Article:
Historical meddling: The French connection
Stuart Leibiger is a professor and history department chair at La Salle University It has become commonplace to describe the 2016 presidential election as "unprecedented." During the campaign, many of the candidates themselves employed this term, and CNN has even used the word as the title for its book about the election.
is a professor and history department chair at La Salle University
It has become commonplace to describe the 2016 presidential election as "unprecedented." During the campaign, many of the candidates themselves employed this term, and CNN has even used the word as the title for its book about the election.
One of the many aspects of the contest that has been cited as unprecedented is the attempt by a foreign power to influence the outcome. While several features of the canvass were indeed unprecedented, foreign intervention is not one of them. Indeed, foreign intervention in a U.S. presidential election is almost as old as the republic itself.
In 1795, the revolutionary French Republic became enraged when Federalist President George Washington signed the Jay Treaty with Great Britain. The United States had, it seemed, allied itself with monarchical Britain in its war against France, America's sister republic, which had done so much to help the United States win its independence from England.
In Paris, Charles Delacroix, the French Directory's foreign minister, wrote that France "must raise up the [American] people and at the same time conceal the lever by which we do so. . . . I propose . . . to send orders and instructions to our minister plenipotentiary at Philadelphia to use all means in his power to bring about a successful revolution, and Washington's replacement."
With the full support of his home government, the French minister (ambassador) to the United States, Pierre Auguste Adet, attempted to force a change in U.S. foreign policy by forcing a change in presidential administrations. In the fall of 1796, Adet issued a series of public statements in Philadelphia's Aurora newspaper warning that unless the pro-French Republican candidate Thomas Jefferson defeated pro-British Federalist John Adams in the presidential election, the result would be war between the United States and France.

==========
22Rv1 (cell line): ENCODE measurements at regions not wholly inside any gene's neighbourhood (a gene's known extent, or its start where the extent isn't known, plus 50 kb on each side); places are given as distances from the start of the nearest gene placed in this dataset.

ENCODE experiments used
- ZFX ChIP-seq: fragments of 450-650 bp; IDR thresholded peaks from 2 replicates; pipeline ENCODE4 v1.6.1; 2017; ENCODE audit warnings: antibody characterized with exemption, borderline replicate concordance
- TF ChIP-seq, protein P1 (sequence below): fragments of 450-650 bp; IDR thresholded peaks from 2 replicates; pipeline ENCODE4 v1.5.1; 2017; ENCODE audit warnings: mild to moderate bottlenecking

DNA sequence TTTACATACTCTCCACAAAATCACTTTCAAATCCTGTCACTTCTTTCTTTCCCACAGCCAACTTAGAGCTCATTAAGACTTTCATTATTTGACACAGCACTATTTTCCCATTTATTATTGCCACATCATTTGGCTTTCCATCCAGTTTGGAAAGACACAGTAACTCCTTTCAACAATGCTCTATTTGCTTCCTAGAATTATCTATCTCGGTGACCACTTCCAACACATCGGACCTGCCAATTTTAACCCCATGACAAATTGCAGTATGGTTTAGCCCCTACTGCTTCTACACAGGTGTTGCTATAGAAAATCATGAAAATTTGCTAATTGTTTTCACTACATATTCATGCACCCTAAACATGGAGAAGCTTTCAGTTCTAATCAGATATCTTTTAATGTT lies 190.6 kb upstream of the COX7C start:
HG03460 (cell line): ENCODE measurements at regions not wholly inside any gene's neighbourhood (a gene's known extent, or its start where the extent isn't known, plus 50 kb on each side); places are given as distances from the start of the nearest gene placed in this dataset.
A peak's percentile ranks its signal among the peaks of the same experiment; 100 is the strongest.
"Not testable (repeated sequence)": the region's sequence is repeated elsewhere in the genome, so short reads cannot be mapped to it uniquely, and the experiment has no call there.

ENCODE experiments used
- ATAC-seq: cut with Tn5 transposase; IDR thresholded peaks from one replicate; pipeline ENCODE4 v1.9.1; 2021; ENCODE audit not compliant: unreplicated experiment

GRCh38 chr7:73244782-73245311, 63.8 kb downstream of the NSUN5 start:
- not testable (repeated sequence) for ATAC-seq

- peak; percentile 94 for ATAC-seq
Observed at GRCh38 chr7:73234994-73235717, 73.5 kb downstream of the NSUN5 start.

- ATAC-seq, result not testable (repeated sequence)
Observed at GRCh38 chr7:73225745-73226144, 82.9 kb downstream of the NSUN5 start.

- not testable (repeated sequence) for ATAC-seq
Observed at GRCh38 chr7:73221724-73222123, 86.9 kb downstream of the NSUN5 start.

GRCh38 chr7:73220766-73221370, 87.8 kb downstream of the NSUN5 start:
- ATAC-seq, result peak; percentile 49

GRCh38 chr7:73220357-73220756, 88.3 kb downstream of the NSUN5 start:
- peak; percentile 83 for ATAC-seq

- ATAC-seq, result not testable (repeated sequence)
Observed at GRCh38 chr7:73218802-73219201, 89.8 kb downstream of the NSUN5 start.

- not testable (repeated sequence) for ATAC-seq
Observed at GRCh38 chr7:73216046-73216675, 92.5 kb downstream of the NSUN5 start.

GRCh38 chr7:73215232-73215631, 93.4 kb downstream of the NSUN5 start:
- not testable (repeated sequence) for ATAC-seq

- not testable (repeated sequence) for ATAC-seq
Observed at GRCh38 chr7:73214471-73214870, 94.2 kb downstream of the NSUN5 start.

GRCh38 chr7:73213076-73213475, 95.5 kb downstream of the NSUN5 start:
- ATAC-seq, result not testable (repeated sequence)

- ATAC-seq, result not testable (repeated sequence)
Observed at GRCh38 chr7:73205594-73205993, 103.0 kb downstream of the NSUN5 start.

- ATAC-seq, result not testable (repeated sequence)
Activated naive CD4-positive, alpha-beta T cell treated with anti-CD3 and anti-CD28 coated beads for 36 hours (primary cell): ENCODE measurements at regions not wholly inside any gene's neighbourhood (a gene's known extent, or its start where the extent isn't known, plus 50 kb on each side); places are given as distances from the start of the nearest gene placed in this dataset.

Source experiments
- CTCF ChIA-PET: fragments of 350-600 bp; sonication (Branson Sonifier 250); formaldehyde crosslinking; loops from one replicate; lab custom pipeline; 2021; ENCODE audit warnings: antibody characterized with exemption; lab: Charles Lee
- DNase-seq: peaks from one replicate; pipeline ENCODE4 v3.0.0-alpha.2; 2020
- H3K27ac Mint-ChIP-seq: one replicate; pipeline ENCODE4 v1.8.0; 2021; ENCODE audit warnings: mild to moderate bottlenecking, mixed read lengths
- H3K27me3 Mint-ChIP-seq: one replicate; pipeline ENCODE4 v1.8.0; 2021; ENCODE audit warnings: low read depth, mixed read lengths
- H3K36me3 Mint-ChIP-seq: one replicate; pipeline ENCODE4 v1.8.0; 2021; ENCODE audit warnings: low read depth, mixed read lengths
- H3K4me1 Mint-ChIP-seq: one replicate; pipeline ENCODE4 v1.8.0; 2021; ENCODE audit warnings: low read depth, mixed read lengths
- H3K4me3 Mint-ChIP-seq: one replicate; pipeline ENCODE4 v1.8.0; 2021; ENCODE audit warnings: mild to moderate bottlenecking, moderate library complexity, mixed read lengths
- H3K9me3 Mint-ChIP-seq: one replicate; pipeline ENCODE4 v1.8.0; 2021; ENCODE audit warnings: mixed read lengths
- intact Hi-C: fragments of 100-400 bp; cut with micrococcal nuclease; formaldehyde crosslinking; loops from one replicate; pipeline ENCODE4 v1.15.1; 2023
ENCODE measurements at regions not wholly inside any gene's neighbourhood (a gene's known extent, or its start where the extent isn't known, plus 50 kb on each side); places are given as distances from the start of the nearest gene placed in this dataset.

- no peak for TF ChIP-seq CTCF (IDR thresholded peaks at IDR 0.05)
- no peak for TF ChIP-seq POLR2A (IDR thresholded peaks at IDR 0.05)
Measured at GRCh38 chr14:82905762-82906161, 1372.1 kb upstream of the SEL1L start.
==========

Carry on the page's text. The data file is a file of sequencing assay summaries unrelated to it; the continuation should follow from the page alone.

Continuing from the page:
Anticipation of French interference in the 1796 election provided the context for Washington's famous Farewell Address. A written address issued from Washington's executive mansion on High Street (today Market Street) and printed in David C. Claypoole's American Daily Advertiser, the Farewell is often interpreted as a timeless warning against foreign entanglements. While Washington's advice is indeed timeless, the Farewell aimed to thwart the French minister's attempt to influence the outcome of the election.
Washington admonished Americans always to place the national interest first, ahead of partisan politics and foreign intrigue. "Against the insidious wiles of foreign influence, (I conjure you to believe me fellow citizens) the jealousy of a free people ought to be constantly awake; since history and experience prove that foreign influence is one of the most baneful foes of Republican Government," Washington wrote. "Excessive partiality for one foreign nation and excessive dislike of another, cause those whom they actuate to see danger only on one side, and serve to veil and even second the arts of influence on the other."
There are many differences between the French attempt to influence the 1796 election and Russia's meddling in 2016.
In 1796, the United States was an insignificant nation. Today it is the world's leading superpower. While immensely powerful, Russia is not as globally dominant today as France was in 1796. Russia is currently engaged in hostilities in the Middle East, but it is not waging the sort of existential battle that France was engaged in with Great Britain in the 1790s.
Most important, France's desired candidate, Jefferson, lost the election, while Donald Trump, Russia's favorite, won. (Adet's machinations may have flipped a few votes in Jefferson's favor among the Quakers of Pennsylvania, but there is no evidence that it had an impact on the vote in any other state. On the contrary, France's meddling probably cost Jefferson more votes than it gained.)
But there is one all-important similarity between 1796 and 2016: A foreign power sought to advance itself by promoting one candidate and by sowing domestic dissension among Americans.
Many U.S. citizens of both parties expressed outrage over France's meddling. Federalist Charles Cotesworth Pinckney, for example, hoped "that we would banish all party distinctions and foreign influence; and think and act only as Americans." Republican James Madison described Adet's behavior as "working all the evil with which it is pregnant," and feared it would cause "a perpetual alienation" between the United States and France.
Washington's Farewell, while issued in the specific historical context of 1796, nevertheless offers wise counsel that Americans today should heed. As he said, "The Nation, which indulges towards another an habitual hatred, or an habitual fondness, is in some degree a slave . . . to its animosity or to its affection, either of which is sufficient to lead it astray from its duty and its interest."